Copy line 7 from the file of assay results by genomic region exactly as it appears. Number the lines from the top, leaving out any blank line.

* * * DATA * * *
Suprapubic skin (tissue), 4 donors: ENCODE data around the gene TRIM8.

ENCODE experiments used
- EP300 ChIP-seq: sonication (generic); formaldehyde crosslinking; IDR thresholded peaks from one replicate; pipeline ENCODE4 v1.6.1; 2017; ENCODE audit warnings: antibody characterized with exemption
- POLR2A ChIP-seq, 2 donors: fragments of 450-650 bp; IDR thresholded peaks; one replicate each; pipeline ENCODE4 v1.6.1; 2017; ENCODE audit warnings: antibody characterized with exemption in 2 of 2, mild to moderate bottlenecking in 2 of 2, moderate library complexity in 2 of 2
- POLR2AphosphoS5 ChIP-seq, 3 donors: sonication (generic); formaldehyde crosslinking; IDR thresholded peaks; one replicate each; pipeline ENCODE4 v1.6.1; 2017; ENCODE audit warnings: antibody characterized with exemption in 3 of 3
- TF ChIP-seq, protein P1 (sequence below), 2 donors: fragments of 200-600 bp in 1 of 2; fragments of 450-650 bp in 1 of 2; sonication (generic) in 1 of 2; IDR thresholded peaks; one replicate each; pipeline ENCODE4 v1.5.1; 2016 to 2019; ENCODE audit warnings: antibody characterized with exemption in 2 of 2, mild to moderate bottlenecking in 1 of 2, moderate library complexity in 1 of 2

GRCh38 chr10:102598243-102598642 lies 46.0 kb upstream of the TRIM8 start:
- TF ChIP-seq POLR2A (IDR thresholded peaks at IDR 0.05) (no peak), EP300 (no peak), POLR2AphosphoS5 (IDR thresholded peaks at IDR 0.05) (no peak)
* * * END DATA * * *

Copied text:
GRCh38 chr10:102598243-102598642 lies 46.0 kb upstream of the TRIM8 start: